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Work Life Balance as a Mother of Teens

My middle child turned 13 yesterday. I am now the mother of two teenagers. That feels strange to say out loud. I've successfully transitioned through the crunch years when my three babies needed so much from their mother and guilt was a way of life. I remember how tough I thought it was to juggle deadlines and diapers. My first two kids are a  year apart and it was the pre-laptop days. Driving home after a long day at work, stuck in traffic, knowing they might go to bed before I saw them was heartbreaking. Even worse, I remember walking in the front door, greeting them and getting a phone call from my editor with questions about my story that I filed on deadline. A toddler just doesn't understand that mom is home but needs to go to a quiet part of the house to talk on the phone. Oh, how I wanted the balancing act to get easier.

The good news for us working moms:  It gets a little easier in some ways and more difficult in other ways.  At some point our kids can drive themselves to the various activities they want to participate in. Teens understand that mom is on deadline and needs to shut the door to her office. But I realize now that being there for a teenager at the precise moment he or she needs you or wants to open up about a day's event is critical.

 As a working mother, parenting teens and finding work life balance is a completely different ballgame and it isn't the easy street I envisioned. I have to make pockets of time to push myself into my teens lives to mold them and have those conversations about texting, talking to adults with respect, and being a good friend. I have to worry about what classes my kids sign up for and whether their grades will be good enough to get into the college of their choice. I have to hold my ground about them seeing R movies when "every one else's parents let them." This is not easy stuff. Many days, I wish my son was on the floor having a two-year-old temper tantrum instead of fighting with me over whether he can buy a violent video game with his own money.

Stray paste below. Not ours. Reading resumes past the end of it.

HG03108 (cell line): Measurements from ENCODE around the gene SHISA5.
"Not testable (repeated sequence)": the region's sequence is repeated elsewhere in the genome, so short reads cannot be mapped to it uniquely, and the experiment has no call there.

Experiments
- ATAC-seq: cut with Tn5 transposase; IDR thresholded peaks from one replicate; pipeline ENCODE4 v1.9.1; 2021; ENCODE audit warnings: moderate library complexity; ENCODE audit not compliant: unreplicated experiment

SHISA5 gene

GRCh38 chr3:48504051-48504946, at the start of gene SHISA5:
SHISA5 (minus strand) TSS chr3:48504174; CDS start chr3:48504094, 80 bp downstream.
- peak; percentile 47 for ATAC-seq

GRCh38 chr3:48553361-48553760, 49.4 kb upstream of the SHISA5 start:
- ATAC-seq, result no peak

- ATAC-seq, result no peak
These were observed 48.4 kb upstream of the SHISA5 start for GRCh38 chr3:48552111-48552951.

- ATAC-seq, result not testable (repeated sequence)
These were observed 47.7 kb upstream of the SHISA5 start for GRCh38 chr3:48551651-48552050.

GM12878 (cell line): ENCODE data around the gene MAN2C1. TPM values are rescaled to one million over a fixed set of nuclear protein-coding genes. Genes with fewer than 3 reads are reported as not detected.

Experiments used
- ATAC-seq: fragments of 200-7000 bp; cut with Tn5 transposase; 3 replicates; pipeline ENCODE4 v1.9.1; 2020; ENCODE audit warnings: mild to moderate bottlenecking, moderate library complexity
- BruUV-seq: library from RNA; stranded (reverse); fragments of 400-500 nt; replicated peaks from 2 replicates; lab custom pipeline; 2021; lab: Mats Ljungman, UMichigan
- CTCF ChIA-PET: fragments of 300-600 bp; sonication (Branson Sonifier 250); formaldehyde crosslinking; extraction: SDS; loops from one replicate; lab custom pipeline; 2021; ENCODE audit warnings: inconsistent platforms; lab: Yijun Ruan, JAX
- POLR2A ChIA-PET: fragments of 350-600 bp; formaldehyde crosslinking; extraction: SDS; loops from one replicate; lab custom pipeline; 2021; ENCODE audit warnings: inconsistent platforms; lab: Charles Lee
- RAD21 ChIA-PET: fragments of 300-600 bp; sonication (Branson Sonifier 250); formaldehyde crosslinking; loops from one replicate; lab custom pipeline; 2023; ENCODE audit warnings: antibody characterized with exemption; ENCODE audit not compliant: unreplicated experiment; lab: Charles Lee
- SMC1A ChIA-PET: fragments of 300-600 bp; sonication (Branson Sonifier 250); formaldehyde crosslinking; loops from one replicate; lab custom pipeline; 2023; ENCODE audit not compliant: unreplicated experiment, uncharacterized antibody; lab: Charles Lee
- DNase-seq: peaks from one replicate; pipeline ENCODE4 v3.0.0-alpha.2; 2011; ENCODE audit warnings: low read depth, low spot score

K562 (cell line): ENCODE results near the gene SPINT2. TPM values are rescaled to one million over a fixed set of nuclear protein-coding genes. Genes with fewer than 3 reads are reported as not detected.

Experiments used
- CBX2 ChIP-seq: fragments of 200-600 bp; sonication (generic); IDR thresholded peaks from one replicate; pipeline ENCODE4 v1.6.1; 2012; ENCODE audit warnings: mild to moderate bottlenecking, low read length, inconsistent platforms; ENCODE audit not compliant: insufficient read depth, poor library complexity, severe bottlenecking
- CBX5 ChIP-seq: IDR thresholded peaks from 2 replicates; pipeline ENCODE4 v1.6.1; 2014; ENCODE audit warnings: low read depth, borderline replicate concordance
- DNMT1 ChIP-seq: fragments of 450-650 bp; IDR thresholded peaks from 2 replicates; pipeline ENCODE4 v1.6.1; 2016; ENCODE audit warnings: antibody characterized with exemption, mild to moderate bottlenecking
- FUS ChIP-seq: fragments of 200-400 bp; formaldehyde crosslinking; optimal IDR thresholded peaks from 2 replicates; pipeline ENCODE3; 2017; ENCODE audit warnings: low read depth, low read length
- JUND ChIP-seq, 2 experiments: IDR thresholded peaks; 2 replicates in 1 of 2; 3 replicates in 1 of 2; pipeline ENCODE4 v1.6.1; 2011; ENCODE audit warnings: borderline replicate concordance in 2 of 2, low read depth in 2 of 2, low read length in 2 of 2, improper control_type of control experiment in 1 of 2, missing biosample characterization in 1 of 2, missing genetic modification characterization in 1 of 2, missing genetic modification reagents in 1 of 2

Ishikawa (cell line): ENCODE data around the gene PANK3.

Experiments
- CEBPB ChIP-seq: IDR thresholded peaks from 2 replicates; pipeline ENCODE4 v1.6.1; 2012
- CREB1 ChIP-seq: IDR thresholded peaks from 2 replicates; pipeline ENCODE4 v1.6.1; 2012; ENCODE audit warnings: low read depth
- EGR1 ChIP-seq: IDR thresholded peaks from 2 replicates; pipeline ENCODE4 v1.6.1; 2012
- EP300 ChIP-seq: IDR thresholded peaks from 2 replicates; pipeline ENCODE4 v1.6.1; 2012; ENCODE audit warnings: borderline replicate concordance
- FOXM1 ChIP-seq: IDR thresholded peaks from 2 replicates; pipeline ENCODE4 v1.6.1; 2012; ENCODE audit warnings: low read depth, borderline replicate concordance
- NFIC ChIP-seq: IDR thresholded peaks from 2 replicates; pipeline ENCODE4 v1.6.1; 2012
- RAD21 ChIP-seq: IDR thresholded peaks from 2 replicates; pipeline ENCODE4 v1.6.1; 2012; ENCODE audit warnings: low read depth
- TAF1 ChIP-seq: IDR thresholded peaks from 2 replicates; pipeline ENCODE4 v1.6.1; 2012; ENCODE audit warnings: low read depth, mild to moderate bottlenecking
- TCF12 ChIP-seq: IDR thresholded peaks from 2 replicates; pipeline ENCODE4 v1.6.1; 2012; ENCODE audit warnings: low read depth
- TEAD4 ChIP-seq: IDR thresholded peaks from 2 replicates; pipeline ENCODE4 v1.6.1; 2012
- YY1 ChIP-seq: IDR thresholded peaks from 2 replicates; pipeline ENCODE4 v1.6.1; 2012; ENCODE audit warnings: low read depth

Yet, with my daughter entering high school this year, I can see the day in the near future when one by one, my kids leave the nest and my work life balancing act enters an entirely different phase. So I plod through these teen years, trying to tip my energy in favor of my kids as much as possible, and be there for them, even when they don't act like they want me to be.  I no longer feel guilty over being a working parent. But finding balance through the teen years is difficult. I wonder what the rest of you parents of teens think. Is finding the balance between work and family more difficult when you're raising teens or do you think the baby-toddler stage still ranks as the toughest?


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Michelle L.

Thanks for the insightful information. Parenting pre-teens and teens is overwhelming for me, and I always appreciate great advice from those who have been through what I am going through.

I've started a blog about my own journey through the teen years at http://www.INeedSupernanny.blogspot.com The title sort of sums up how things are going in my house!

Raquel A

Cindy, as always your insight is inspirational and it allows other moms not to feel they are alone in their experiences. I too have a 13 year old and to me these are the years she needs me the most because because of peer pressure and other influences. Thus, I have to balance my work more so I have time to listen to how her day was or her friend that was mean to her or a boy that she likes. I have to make extra effort to be there for her even though I am working or traveling from Miami to get to her soccer game.
Thank you for knowing how to reach us and know what we are going through and provide some support and guidance!


You are so right Cindy. I am now single Mom to a 16 year old girl and 17 year old boy..and every day is a new lesson in teen time - and i thought toddler years were crazy! Thanks for the insight and reminder that all Mom's out there can find comfort in knowing you aren't alone!

Cindy Goodman

It's great to hear that other parents feel the same way. Thanks for your comments.

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